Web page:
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  #1  
Old 08-26-2021, 05:29 PM
jettshawn jettshawn is offline
 
Join Date: Aug 2021
Location: Morgan
Posts: 2
Default Gettin Hot

Hello all, i recently bought an Rv-9a with 300 hours on it. Super excited but need help, and maybe you can point me to the correct thread. This plane runs hot on take off and climb. After 15 seconds from take off with a climb rate of 5-800 fpm at 5000' elevation, i go right to 420 degrees fast, if i shallow the climb to 2-300 fpm and pull power i can get it to stay under 425. My setting is almost full rich on take off but at 5000 feet field elevation, it doesnt run great full rich. It is carbureted and only producing 10 gph on take off mostly full rich. it has the Titan 0-340 in it. I understand that this engine can operate at 425 on take off and cruise, i have the same engine in my carbon cub, it just goes to that temp almost instantly. I flew it yesterday and the temp was 58 degrees outside on take off and it still went high quick. Note, this is only on 2 of the 4 cylinders. Any ideas on how to cool this beast down on take off? Maybe not enough fuel, maybe a different cowling ect.. Thanks in advance
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  #2  
Old 08-26-2021, 05:51 PM
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Steve Melton Steve Melton is offline
 
Join Date: Apr 2011
Location: Cincinnati, OH
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it's too hot but you know that. it usually take me 10 minutes to get to 350F on a hot day at 700 ft MSL, the take off elevation you have will make it hotter. if I remember correctly I am 13 or 14 GPH at full rich. the first thing I would do is check the timing. advanced timing will cause CHT to be high. if it's not the timing then verify you have the correct carb settings with continental. if it's only two of the four cylinders, verify the inlet air dams in front of the cylinders are at the proper heights and make sure your baffle seal are tight.

at 5000 ft elevation you should be leaning for take off.
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Last edited by Steve Melton : 08-26-2021 at 05:57 PM.
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  #3  
Old 08-26-2021, 06:12 PM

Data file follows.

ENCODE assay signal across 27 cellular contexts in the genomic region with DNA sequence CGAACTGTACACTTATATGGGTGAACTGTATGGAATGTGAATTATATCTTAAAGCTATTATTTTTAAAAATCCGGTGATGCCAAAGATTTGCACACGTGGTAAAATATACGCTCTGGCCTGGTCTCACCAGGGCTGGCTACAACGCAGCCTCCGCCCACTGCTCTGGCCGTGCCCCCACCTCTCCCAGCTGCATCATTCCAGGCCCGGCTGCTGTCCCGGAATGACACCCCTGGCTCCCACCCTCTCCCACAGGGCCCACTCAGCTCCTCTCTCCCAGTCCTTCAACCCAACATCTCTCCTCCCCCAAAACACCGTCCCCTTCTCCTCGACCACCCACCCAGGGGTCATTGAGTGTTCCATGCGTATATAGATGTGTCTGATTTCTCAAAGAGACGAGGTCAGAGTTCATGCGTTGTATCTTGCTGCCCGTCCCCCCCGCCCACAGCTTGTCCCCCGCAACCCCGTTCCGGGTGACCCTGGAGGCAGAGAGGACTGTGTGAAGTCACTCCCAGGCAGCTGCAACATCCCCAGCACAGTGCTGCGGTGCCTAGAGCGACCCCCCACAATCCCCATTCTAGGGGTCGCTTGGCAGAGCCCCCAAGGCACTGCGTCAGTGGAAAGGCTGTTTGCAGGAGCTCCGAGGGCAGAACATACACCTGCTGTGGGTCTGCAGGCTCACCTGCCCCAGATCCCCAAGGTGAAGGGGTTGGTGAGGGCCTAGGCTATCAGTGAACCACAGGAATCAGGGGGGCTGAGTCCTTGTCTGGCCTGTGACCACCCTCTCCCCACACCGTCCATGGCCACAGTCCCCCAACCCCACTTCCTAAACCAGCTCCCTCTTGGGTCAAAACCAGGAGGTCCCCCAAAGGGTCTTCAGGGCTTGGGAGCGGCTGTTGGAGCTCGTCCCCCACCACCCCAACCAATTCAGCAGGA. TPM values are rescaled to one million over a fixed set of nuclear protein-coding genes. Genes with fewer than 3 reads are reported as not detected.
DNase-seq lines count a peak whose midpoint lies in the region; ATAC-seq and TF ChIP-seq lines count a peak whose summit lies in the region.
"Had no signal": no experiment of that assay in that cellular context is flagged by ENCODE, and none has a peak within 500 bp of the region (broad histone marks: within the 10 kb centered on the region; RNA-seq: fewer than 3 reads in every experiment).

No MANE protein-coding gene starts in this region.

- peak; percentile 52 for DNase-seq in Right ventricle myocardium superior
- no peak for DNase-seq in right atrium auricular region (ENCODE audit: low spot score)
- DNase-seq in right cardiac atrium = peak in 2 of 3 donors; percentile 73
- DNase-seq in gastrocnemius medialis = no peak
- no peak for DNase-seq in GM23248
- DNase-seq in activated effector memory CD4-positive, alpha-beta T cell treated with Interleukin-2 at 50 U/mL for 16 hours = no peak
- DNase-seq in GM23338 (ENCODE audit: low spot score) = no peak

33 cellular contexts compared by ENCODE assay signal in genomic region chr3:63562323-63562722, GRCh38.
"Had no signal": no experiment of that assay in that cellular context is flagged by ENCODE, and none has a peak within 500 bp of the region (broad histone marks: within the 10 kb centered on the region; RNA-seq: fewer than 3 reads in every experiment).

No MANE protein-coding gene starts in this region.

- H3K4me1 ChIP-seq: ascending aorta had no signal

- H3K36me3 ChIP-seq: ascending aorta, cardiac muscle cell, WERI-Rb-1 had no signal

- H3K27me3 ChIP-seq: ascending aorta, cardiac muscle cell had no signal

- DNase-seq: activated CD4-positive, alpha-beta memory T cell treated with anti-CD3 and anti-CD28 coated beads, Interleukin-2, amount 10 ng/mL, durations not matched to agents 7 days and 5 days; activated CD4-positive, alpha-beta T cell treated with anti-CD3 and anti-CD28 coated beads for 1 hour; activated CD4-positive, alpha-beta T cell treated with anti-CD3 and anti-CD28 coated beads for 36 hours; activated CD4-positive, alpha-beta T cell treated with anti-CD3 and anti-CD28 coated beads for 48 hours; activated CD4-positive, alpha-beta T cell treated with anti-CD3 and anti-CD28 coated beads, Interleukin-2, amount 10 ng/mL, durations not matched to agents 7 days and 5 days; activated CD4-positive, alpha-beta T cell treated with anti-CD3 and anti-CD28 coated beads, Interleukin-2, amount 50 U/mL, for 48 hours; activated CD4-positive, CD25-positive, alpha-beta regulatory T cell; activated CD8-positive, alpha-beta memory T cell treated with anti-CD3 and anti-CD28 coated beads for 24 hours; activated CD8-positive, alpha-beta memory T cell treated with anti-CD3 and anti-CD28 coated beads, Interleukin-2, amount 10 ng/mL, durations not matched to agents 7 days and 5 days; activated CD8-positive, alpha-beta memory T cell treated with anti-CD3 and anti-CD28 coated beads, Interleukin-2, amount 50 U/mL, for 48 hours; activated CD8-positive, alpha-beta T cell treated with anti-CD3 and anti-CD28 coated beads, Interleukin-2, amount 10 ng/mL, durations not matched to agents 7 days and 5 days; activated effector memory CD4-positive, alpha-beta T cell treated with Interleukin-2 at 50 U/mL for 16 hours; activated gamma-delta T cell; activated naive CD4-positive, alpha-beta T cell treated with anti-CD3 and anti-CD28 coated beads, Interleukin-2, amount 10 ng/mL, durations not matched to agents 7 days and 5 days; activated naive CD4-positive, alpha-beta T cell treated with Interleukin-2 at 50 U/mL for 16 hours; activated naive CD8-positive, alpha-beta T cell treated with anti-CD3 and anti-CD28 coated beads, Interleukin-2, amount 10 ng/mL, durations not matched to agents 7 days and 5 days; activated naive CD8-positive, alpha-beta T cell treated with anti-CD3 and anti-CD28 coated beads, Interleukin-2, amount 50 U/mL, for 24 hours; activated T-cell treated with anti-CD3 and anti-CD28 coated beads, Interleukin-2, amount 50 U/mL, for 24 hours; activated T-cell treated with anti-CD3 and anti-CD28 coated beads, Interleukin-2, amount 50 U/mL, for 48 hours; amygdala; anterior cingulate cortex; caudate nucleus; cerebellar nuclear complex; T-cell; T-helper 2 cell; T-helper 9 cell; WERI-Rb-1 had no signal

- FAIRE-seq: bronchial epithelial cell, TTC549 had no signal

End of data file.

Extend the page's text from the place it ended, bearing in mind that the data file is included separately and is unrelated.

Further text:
hoyden hoyden is offline
 
Join Date: Jul 2011
Location: Minneapolis, MN
Posts: 50
Default

I had a similar issue with my IO-360 RV-6. Taking off my CHT would be going through 400F by pattern altitude. I immediately would then adjust for LOP so it wasn't a big issue. FF WOT was 15.9 GPH. I sent the FI to AFP for overhaul and had them boost the fuel flow to 18 GPH. Problem went away and now I can climb WOT till the cows come home. I would suspect a 160 HP 320 would need about 16 GPH.
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  #4  
Old 08-26-2021, 06:56 PM
BobTurner BobTurner is offline
 
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Location: Livermore, CA
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Check ignition timing, yes, but it sure looks like it needs a richer micture. And fix baffle leaks, air dams, etc to even out the CHTs.
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  #5  
Old 08-26-2021, 07:19 PM
YellowJacket RV9 YellowJacket RV9 is offline
 
Join Date: Oct 2012
Location: Clearwater, FL KCLW
Posts: 1,330
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I have found that at WOT, the mixture distribution is poor, and two cylinders end up much leaner, and thus hotter, than the other two. I am able to even them out a bit by slightly cracking the throttle back from WOT. I also drilled the jet on my O-320 (150hp) carb out a couple steps, and now get around 12GPM on takeoff. I frequently fly on 90 degree days at sea level, and I can find myself pushing over 400* if I keep up a steep climb for a few thousand feet, but I very rarely do that. I can throttle back a bit or lower the climb angle and keep temps under 400.

Before doing anything drastic though make sure your baffles are *really* well sealed - there are a number of good threads on here about that topic.

Chris
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  #6  
Old 08-26-2021, 07:21 PM
Kyle Boatright Kyle Boatright is online now
 
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Location: Atlanta, GA